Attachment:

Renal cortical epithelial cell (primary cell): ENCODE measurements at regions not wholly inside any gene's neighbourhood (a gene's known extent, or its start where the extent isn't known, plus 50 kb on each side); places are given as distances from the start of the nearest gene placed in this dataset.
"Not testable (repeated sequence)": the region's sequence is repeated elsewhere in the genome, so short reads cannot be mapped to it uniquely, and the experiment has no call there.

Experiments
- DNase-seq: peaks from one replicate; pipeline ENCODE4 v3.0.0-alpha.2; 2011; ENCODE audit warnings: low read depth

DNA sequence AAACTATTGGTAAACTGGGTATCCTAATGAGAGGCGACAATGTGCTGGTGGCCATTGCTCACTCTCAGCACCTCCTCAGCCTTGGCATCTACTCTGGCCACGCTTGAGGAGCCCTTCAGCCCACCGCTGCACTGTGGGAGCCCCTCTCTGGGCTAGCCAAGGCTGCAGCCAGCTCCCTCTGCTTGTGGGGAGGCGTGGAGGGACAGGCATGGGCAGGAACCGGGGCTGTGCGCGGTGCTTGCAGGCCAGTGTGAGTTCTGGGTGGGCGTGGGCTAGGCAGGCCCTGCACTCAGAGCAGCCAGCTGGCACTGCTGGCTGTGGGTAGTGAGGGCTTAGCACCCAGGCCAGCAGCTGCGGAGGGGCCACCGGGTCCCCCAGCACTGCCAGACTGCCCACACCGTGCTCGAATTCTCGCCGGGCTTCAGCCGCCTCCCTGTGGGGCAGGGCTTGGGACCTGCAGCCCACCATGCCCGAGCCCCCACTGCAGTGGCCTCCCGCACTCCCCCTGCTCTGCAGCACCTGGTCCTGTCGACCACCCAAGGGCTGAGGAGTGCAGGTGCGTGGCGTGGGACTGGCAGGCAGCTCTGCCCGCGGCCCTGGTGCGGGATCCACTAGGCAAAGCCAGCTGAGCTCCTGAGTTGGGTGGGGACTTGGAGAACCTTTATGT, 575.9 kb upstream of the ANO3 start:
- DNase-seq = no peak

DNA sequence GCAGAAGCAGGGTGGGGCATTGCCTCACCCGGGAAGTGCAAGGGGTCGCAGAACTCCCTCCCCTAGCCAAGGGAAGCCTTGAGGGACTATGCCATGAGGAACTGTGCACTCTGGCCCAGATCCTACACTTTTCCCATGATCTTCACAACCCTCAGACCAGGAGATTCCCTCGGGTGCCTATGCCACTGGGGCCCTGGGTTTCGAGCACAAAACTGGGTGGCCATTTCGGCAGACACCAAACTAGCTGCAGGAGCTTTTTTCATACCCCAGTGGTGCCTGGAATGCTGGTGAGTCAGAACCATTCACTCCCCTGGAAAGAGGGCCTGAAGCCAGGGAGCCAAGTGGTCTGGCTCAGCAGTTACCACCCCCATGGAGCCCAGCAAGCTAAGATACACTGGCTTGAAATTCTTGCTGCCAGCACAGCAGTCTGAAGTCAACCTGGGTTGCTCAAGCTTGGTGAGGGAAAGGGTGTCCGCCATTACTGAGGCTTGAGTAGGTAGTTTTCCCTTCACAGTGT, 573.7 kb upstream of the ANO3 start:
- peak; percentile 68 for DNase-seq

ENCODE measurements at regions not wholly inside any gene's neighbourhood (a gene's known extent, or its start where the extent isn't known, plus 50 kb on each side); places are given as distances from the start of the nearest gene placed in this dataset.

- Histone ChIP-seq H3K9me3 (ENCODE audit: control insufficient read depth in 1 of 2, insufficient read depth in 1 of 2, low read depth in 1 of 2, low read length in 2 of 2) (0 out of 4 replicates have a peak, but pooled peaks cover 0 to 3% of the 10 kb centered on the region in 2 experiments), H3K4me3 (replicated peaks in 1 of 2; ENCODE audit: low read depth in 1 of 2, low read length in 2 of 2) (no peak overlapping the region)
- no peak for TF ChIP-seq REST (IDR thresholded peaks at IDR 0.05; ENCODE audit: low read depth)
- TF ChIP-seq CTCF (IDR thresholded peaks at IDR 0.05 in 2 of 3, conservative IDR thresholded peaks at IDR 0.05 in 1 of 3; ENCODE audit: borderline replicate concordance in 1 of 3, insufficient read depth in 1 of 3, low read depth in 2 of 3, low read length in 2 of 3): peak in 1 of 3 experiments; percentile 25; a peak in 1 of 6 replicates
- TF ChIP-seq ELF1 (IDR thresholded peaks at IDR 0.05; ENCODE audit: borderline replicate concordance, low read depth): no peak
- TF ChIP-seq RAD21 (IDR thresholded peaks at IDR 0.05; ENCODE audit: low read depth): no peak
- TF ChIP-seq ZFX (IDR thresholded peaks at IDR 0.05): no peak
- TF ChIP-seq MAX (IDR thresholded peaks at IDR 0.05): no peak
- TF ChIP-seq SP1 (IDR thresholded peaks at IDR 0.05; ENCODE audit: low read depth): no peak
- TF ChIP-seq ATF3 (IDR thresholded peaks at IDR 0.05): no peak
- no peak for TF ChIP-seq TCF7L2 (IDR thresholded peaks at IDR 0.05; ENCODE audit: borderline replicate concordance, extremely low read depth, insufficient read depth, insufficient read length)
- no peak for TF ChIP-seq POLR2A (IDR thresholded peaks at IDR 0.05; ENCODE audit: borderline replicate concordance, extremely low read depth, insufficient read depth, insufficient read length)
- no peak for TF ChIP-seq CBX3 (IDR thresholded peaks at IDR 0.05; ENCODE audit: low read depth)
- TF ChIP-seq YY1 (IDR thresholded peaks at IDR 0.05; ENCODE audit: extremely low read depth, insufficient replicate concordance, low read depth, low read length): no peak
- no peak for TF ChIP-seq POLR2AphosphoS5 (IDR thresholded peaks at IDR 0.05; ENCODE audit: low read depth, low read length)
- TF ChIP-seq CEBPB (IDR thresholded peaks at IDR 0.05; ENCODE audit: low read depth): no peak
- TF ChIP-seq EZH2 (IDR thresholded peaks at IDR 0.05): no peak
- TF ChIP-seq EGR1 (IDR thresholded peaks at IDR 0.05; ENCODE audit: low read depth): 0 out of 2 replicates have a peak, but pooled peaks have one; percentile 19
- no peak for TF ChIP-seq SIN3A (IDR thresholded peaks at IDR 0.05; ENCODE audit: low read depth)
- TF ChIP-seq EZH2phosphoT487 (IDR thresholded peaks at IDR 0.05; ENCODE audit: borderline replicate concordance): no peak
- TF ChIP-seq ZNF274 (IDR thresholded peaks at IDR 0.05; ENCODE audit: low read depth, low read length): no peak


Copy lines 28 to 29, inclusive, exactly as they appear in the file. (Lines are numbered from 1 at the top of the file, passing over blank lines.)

- TF ChIP-seq EZH2phosphoT487 (IDR thresholded peaks at IDR 0.05; ENCODE audit: borderline replicate concordance): no peak
- TF ChIP-seq ZNF274 (IDR thresholded peaks at IDR 0.05; ENCODE audit: low read depth, low read length): no peak